ND Paper, a subsidiary of Nine Dragons Paper (Holdings) Ltd., purchased the Old Town mill in 2018. Credit: Nina Mahaleris

OLD TOWN, Maine — When Chinese investors touched down in Old Town more than a year ago, they stunned residents with not only the purchase of the shuttered mill, but also a unique grand-opening celebration — a feng shui cleansing.

The mill’s newest owner, Zhang Yin, who made Forbes’ list of China’s richest in 2019, is well-known for her multi-million-dollar company, Nine Dragons Paper (Holdings) Ltd., the leading producer of containerboard in China.

The Old Town mill is operated by an Illinois-based subsidiary of the company called ND Paper LLC, which also oversees the Rumford mill.

The purchase may have come as a surprise to some locals who were previously uncertain about the mill’s future. How Yin and her associates prepared for its revival may have shocked them even more.

Credit: Nina Mahaleris

Before reopening, the mill’s investors flew in a Hong Kong-based feng shui consultant known as “Feng Shui Eddie” to visit and review the property. The land posed some issues, he said. The mill bordered the Forest Hills Public Cemetery, which meant that “restless souls could peer into the factory grounds.”

To fix this, Eddie issued a 2,000-foot fence to be constructed along the entire property — “to keep the spirits on their side.” With it, workers planted a row of more than 200 peach trees to further protect the factory.

“The peach trees are another added layer to keep them over there — to keep the spirits in their own space,” the mill’s manager, Craig Kerschner told the New York Times.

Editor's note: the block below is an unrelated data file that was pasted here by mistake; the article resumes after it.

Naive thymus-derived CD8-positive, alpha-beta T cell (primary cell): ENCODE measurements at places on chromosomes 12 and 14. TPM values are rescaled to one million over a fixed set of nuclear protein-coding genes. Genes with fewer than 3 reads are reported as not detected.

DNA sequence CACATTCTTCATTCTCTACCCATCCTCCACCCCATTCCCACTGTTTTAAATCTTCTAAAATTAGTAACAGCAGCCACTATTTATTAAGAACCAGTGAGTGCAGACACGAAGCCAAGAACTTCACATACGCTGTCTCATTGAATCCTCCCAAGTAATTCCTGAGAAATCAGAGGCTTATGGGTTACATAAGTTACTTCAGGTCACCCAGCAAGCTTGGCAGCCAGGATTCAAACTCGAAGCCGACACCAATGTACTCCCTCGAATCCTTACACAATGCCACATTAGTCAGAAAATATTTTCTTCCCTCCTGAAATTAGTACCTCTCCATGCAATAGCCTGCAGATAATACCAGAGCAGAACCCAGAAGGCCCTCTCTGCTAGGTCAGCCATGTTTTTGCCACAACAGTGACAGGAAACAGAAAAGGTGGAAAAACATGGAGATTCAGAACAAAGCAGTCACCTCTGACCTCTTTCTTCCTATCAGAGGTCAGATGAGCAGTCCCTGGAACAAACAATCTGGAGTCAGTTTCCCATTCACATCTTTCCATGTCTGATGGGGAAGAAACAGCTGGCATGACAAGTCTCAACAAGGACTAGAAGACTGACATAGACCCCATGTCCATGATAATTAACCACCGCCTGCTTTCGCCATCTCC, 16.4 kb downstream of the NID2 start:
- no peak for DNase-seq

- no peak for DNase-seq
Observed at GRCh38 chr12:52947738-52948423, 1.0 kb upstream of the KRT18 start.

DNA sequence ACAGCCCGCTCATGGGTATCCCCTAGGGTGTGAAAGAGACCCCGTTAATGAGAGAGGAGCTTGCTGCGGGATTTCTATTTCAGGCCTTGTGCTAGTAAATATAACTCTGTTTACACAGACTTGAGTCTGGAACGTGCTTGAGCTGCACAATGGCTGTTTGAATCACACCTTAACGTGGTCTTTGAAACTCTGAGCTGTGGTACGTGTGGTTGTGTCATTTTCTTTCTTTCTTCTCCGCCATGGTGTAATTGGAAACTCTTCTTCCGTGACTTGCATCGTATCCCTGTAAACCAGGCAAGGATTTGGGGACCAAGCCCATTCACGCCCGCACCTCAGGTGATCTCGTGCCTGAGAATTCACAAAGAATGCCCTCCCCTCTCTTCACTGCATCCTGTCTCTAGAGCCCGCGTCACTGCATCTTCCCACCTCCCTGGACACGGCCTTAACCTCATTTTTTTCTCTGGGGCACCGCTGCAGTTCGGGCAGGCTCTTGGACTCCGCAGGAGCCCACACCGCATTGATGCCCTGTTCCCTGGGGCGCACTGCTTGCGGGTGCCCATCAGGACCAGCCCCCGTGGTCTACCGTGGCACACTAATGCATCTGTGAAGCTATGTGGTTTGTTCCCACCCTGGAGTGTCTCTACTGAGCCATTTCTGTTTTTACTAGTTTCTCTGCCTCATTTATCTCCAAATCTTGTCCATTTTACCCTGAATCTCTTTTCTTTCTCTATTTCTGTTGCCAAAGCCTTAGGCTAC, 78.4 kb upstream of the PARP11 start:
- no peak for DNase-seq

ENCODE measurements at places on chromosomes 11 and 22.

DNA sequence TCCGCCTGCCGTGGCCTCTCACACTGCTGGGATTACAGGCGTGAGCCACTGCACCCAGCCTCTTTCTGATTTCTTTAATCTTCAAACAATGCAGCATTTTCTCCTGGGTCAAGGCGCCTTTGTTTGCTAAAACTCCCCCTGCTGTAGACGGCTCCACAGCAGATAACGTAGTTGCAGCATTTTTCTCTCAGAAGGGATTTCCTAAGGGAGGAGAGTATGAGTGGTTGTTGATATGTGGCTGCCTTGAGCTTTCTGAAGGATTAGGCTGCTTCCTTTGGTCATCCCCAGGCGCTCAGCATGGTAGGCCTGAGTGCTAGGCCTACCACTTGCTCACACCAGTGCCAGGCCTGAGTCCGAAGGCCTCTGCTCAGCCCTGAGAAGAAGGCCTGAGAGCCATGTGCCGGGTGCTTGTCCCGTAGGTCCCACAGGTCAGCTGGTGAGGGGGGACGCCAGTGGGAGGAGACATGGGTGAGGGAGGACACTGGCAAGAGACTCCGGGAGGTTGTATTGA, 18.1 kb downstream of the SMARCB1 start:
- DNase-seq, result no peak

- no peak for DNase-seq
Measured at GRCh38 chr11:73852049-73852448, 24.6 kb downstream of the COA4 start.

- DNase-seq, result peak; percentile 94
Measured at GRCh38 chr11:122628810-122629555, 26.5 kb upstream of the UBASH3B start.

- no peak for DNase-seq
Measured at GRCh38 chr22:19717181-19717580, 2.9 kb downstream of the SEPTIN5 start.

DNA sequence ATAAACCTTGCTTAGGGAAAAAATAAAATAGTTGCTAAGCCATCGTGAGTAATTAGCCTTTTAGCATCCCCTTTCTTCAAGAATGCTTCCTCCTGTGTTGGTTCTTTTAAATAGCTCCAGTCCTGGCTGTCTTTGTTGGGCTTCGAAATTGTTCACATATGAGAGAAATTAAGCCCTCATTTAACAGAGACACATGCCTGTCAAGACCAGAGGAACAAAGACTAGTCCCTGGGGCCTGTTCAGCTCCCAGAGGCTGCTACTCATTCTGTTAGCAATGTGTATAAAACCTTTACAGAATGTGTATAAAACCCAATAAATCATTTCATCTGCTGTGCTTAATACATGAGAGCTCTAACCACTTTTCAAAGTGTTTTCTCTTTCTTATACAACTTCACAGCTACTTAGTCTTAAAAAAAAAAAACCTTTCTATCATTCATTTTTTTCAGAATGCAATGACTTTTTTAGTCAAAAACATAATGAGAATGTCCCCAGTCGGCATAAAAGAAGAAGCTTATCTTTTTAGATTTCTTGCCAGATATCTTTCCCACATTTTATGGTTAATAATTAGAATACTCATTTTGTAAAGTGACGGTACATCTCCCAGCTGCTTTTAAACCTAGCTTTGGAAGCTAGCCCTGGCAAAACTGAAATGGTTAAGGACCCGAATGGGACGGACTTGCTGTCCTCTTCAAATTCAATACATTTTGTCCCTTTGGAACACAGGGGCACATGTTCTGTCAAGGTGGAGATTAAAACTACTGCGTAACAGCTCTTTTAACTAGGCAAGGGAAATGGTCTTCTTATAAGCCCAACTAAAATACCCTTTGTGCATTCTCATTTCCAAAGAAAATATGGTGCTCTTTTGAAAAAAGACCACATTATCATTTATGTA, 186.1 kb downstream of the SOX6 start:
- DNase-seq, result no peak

Although ND Paper also owns the Rumford mill, the “most feng shui considerations” were taken in Old Town largely because the property abutted a cemetery and was shuttered for nearly four years, said Amy Lee, the company’s director of communications.

She added that the company considers “the guiding principles of feng shui” at all their locations.

Credit: Nina Mahaleris

Feng shui, which literally translates to “wind” and “water,” is an ancient Chinese practice to balance the flow of energy in a space. Sara Bird Nelson, a feng shui consultant and reiki master in Falmouth, said that a fence around the mill serves as a barrier to energy flow between the two properties.

It’s a stopping point for the energies, she explained. The consultant may have been trying to achieve separation of the energies while honoring the cemetery at the same time, she added.

“It’s his way of saying, ‘we honor you, but we’re moving forward.’”

The peach blossom trees are another important factor in creating this barrier, Nelson said. In traditional feng shui, peach blossoms symbolize love, luck and prosperity. “By planting the peach trees, he is looking to bring in new opportunities for that mill.”

“What a gift for that mill,” she said.